Toronto Blue Jays – October 3, 2021

The Blue Jays game on the afternoon of October 3 was the final one of the season for the club — and my final game of 2021, too.

Of course, the Jays had played 161 prior contests since the regular season began, and this would be just my third game of the season. You won’t hear any complaints from me about only making it to three games in 2021. Given how I felt shortly after the start of the season, I consider myself fortunate to have attended any games at all.

All that said, I woke up early on the morning of October 3, feeling eager to get back to Rogers Centre. Before doing anything else, I pushed back the curtains to check out the fantastic view of the Toronto Inner Harbour, only to see that the conditions were wet:

Fortunately, the domed design of Rogers Centre meant that that afternoon’s game wouldn’t be in jeopardy. As much as the Toronto stadium isn’t exactly a favorite of mine, I’m thankful that weather-related game postponements aren’t ever an issue.

Since it was raining, I decided to skip my morning walk around the neighborhood. Instead, I wanted to do a little more exploring of my hotel, The Westin Harbour Castle. As you might’ve seen in my previous blog post, I’d spent time a day earlier checking out the hotel’s roof deck. On this day, I decided to take a tour of enormous lobby, which was stylishly lit up first thing in the morning …

… and then check out the gym and a handful of other common areas. Once I’d wrapped up my tour, I returned to my room and hung out for a few hours before heading over to Rogers Centre in the drizzle. The walk between the Westin and Rogers Centre takes less than 15 minutes, which I’d appreciated on the two previous days, but especially appreciated on this day as the rain fell. I walked strategically to stay under the overhangs of various large buildings along the route, and soon had this view as I cut through Roundhouse Park and saw the ballpark come into sight:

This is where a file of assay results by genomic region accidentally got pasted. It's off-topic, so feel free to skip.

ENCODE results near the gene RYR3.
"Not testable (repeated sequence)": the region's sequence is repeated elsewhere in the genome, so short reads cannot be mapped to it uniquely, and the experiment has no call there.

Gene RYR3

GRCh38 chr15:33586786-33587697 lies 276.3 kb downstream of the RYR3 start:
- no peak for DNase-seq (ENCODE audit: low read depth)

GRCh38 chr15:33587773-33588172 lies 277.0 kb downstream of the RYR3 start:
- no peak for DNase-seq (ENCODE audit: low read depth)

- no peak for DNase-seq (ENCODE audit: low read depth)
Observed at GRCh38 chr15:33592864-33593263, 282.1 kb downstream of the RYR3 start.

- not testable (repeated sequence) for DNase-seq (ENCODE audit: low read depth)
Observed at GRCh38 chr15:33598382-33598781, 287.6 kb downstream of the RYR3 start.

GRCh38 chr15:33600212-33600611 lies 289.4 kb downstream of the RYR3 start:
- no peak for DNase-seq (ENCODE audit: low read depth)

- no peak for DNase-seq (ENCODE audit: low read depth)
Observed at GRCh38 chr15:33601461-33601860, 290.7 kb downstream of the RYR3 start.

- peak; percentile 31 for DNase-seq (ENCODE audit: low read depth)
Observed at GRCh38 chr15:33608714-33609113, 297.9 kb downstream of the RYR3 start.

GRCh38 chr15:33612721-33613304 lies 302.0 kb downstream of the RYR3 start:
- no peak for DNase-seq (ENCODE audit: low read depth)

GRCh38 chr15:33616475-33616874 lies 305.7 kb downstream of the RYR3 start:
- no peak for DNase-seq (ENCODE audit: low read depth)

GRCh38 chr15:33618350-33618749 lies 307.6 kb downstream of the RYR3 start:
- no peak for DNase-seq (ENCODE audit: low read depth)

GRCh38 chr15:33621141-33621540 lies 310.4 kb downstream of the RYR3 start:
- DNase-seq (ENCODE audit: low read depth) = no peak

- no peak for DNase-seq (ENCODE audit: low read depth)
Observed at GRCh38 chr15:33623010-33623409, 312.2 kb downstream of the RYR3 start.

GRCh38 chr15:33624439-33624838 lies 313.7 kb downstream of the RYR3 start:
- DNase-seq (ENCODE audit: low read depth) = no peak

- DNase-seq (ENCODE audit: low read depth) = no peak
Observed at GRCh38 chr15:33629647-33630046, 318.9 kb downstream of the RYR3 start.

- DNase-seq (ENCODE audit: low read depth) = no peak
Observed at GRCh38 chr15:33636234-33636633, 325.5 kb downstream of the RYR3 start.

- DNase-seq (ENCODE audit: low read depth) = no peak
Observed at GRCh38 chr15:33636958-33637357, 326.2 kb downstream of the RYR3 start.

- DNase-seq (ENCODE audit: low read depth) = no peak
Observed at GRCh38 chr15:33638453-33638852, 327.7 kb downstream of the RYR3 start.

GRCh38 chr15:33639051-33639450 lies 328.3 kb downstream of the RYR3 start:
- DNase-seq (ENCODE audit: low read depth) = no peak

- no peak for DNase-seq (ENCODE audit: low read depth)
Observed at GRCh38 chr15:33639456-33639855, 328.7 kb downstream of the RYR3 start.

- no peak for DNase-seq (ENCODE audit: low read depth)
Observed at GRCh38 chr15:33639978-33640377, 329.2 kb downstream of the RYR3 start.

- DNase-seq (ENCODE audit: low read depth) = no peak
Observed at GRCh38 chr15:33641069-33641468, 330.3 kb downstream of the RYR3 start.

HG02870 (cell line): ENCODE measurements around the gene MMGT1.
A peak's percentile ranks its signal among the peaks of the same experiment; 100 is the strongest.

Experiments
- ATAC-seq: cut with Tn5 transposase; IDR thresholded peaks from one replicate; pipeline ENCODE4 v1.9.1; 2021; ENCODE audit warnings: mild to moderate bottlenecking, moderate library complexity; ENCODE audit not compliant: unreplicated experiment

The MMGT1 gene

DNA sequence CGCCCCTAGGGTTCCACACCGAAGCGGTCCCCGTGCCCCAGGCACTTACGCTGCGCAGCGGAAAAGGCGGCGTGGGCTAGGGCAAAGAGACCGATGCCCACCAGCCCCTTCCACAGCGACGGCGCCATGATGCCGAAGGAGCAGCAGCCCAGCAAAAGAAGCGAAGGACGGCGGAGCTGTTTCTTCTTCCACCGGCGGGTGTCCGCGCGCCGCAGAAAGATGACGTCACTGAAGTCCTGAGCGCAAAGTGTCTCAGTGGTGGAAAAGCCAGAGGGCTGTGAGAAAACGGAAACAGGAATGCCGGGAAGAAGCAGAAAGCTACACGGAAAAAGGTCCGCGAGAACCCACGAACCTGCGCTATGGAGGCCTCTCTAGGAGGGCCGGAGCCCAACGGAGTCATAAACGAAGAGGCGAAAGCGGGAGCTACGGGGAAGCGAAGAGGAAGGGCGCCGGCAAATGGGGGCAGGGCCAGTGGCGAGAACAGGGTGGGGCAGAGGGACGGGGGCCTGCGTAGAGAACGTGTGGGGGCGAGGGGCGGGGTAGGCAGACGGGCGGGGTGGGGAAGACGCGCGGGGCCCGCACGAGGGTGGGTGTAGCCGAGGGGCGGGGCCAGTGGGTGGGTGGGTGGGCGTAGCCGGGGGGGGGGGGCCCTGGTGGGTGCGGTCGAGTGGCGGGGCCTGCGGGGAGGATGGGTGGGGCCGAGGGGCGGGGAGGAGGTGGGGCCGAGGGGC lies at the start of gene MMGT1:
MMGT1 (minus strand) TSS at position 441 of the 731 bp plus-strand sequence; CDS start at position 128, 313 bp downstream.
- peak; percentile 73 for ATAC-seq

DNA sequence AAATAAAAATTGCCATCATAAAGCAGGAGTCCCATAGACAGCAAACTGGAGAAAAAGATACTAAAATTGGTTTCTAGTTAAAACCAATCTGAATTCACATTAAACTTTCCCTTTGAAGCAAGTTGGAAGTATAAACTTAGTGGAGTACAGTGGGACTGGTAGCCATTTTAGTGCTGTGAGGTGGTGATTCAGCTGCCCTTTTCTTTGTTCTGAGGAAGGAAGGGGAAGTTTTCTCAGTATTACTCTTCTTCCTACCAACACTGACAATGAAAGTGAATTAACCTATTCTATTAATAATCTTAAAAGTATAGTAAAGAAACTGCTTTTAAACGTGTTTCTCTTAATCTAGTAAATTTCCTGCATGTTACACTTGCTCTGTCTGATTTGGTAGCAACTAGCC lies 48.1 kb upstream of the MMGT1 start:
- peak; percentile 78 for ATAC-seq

A moment later, I was even closer — and you’ll see that there wasn’t much of a crowd outside at this early hour:

Here’s some further proof:

If you’ve been a reader of this blog for a while, you’ll know that it’s not exactly a surprise when I’m the first fan in line at one of the gates. Instead of lining upright away, though, I decided to make a slow lap around the outside of the stadium before choosing an empty gate, lining up for a short period of time, and then entering into the 200 Level on the third base side. I immediately went to the front row and snapped my first shot of the field a moment later:

As you’ll notice, the closed roof gives the whole ballpark a darker feel than what you might’ve seen in the photos in my previous two posts.

The Jays were nearing the end of their batting practice session, and with a lot of empty space beside me …

… I hoped that a hitter might be able to pull a baseball down the line and into the second deck so that I could snag it. Just a few minutes after I had that thought, the Jays jogged off the field and I was left contemplating my next move. After taking this selfie as the field began to empty …

… I decided to head toward home plate, pausing for a moment to turn back and snap this shot of the video board and the WestJet Flight Deck — the latter of which was largely empty at this early hour:

Next, I made my way down to the 100 Level. Like a day earlier, I was surprised that the ushers didn’t ask to see my digital ticket as I walked down through the 100 Level seats toward field level. I wanted to check out something I’d noticed from a distance earlier in my trip, but hadn’t photographed. Take a look at the view from where I stood down the first base line:

Prior to the three-game series that I attended, I’d never seen the blue barrier between the seats and the field. I’m not sure if it’s a pandemic-related measure that is designed to increase the space between fans and players, or if it was added prior to the pandemic but I just hadn’t seen it before. (For the record, I last visited Rogers Centre in 2016, so I suppose it could’ve been added in 2017, 2018 or 2019.) If it’s not related to the pandemic, I’m wondering if it’s designed to keep fans off the expanded protective netting that was added early in 2020.

In past years, this area looked like this:

(I took the shot above during a visit in June of 2016, and you’ll see that the front row seats were immediately behind the fence in foul territory.)